Did Your Fish Dinner Come From a Factory Farm?
DID YOU KNOW
According to a study conducted by the U.S. Department of Agriculture (USDA) comparing the nutrient profiles of the leading species of wild and cultivated fish and shellfish (protein and fat-ratios) of farm versus wild salmon show that:
- The fat content of farmed salmon is excessively high–30-35% by weight.
- Wild salmon have a 20% higher protein content and a 20% lower fat content than farm-raised salmon.
- Farm-raised fish contain much higher amounts of pro-inflammatory omega 6 fats than wild fish.
The picture above shows salmon leaping up cold rocky streams. Others swim through frigid ocean waters. Unfortunately, the farm-raised fish, all fattier, spend their time in crowded pens going in circles, and eating fish chow pellets. Not a pretty picture.
Picture that color chart at the local Home Depot paint department and you can now imagine how industrial salmon farms use artificial color to make farmed fish—whose flesh is typically grayish white—appear a more appetizing “salmon” pink. Wild salmon get their color from their prey, particularly krill. Market research found that consumers “buy with their eyes” and put a premium on color. Since 1982, the use of artificial coloring in farmed salmon has more than tripled. One of the most commonly used dyes, Canthaxanthin, has been linked to human eye defects and retinal damage.
Our wild salmon found in rivers, lakes and oceans, their natural environment, feed on smaller forage fish, algae and seaweeds — good sources of omega-3s. Most commercial salmon feeds contain about 45 percent fish meal and 25 percent fish oil. Depending on market prices, the fish meal contains forage fish or poultry by-products (even feathers) and blood meal, with grains such as corn, soy and wheat used as a binder or filler. Consumer Reports has noted that half of the U.S. soy crop and one-third of the corn crop were genetically modified — a shock to those who believe such foods are dangerous.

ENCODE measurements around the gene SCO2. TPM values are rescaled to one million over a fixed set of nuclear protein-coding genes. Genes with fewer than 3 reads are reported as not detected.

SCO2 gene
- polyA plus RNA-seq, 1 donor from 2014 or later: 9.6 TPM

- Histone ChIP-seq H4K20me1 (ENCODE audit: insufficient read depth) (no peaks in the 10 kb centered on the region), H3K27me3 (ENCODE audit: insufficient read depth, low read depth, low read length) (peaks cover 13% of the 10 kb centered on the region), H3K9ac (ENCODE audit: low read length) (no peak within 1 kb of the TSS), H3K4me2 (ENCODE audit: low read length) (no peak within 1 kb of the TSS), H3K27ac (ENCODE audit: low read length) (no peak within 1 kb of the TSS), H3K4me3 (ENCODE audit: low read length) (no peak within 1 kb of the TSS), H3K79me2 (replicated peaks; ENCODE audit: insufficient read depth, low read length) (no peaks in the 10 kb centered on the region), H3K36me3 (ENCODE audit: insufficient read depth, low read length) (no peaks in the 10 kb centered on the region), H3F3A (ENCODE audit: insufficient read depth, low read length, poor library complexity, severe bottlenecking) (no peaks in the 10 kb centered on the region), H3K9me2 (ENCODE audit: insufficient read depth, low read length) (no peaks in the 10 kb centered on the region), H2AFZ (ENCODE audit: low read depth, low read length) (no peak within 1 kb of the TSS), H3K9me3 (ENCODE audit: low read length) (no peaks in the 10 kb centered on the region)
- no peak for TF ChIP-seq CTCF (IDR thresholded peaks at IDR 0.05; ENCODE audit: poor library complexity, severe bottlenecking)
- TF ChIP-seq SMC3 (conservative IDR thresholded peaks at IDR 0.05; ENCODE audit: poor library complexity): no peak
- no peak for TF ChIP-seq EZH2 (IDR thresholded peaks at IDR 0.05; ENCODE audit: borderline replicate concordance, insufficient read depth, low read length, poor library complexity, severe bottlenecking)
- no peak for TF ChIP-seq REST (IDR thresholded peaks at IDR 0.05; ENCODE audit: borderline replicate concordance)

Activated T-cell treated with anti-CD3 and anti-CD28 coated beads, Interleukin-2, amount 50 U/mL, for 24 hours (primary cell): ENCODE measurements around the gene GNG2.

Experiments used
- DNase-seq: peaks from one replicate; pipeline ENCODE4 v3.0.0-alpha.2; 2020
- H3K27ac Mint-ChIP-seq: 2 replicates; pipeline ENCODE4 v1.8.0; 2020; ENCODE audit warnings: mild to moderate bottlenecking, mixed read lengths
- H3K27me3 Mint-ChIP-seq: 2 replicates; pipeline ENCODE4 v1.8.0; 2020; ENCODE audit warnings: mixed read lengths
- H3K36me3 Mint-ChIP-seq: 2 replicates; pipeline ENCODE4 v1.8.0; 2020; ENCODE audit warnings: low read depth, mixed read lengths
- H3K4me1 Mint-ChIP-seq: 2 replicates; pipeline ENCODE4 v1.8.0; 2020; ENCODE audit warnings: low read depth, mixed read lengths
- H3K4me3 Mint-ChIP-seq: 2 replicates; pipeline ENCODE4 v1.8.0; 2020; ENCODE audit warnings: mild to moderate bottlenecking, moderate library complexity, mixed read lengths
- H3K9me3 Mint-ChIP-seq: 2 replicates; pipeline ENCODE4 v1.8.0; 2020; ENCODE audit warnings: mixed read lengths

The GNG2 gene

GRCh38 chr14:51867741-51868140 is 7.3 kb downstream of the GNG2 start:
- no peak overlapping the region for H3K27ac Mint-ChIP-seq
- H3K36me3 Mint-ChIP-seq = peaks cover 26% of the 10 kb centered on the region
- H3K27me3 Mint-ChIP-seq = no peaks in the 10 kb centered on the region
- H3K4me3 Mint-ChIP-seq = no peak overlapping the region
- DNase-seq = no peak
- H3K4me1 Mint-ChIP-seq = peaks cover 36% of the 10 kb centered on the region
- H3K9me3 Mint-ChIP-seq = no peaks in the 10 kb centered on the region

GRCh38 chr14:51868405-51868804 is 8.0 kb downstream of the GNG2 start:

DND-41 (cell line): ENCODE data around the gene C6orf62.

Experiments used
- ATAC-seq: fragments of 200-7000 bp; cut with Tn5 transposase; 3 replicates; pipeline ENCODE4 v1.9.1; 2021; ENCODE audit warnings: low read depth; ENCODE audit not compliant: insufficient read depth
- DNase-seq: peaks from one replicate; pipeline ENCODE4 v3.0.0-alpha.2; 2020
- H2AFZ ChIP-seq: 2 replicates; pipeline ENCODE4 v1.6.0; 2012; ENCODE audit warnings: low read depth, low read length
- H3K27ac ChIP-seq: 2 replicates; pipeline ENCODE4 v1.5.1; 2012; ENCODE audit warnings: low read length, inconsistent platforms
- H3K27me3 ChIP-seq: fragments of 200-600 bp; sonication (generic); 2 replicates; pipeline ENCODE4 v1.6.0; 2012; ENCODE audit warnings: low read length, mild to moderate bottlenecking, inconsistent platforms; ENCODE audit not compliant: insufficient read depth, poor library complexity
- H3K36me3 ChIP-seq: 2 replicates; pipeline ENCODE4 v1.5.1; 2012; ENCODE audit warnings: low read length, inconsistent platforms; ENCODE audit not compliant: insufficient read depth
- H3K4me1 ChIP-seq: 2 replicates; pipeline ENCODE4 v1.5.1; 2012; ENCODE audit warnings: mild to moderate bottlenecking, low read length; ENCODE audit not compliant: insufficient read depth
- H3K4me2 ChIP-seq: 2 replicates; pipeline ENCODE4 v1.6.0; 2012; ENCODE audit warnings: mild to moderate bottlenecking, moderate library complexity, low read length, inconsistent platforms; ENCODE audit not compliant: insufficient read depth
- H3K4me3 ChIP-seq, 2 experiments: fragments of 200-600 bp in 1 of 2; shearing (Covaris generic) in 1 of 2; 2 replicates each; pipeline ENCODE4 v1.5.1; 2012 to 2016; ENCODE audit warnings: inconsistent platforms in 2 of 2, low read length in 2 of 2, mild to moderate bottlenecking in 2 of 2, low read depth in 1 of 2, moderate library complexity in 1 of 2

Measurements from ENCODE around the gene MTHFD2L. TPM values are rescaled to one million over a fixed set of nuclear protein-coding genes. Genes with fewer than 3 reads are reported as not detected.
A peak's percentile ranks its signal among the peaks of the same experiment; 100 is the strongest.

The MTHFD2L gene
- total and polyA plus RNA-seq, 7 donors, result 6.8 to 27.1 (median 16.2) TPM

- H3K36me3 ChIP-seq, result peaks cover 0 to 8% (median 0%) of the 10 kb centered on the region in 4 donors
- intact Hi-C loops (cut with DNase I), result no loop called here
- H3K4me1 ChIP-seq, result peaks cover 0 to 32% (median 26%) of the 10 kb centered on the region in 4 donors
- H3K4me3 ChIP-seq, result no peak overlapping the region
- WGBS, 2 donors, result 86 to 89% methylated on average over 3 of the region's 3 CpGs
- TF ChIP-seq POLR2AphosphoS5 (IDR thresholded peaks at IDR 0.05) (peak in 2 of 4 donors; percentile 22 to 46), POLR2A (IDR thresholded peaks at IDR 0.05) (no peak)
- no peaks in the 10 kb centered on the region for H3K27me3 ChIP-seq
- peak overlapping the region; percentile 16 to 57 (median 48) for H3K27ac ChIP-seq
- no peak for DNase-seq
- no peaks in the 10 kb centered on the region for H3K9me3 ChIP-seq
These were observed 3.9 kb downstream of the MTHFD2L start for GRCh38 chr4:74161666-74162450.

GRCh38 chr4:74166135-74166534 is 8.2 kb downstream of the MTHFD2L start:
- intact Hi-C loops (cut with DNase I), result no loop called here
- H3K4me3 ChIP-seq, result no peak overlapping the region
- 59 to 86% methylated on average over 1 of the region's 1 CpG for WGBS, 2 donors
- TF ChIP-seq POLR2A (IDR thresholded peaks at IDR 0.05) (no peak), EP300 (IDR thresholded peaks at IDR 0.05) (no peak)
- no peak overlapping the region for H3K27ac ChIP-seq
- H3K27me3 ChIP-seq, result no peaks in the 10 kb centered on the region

The advantages of adding Omega 3 to our diets is well known. Dr. Stephen Chaney, a Nutrition Professor at the University of North Carolina, wrote of a study in the British Journal of Nutrition regarding this subject. A meta-analysis of 8 previously published prospective clinical trials looking at 214,426 adults aged 34 to 84 with no prior history or evidence of heart disease, the study found that the individuals consuming > 250 mg/day of omega-3s were 35% less likely to experience sudden cardiac death and were 17% less likely to experience fatal coronary heart disease of all causes than individuals consuming < 250 mg/day of omega-3s.
In other words…..even if you are perfectly healthy with no known risk of heart disease, adding omega-3s to your diet can significantly reduce your risk of a fatal heart attack!
My own decision about adding omega-3s to my diet is to definitely choose wild salmon over farm-raised salmon when either shopping or eating in restaurants. By choosing wild over farmed I, as a consumer, can make a difference. Adding a daily supplement offering ultra-pure, pharmaceutical-grade omega 3 fatty acids is also an option that I choose. I am really excited about this newest product ~
This potent formula delivers 3x more DHA + EPA to help support brain, heart, eye, joint, immune, and skin health. Thanks to a revolutionary new technology that uses emulsified droplets, Omega-3 Gellys boasts improved absorption of omega-3s. And it has a delightful Strawberry Lemonade flavor! Ask me about it.
What about you? Where do you get your daily omega-3s?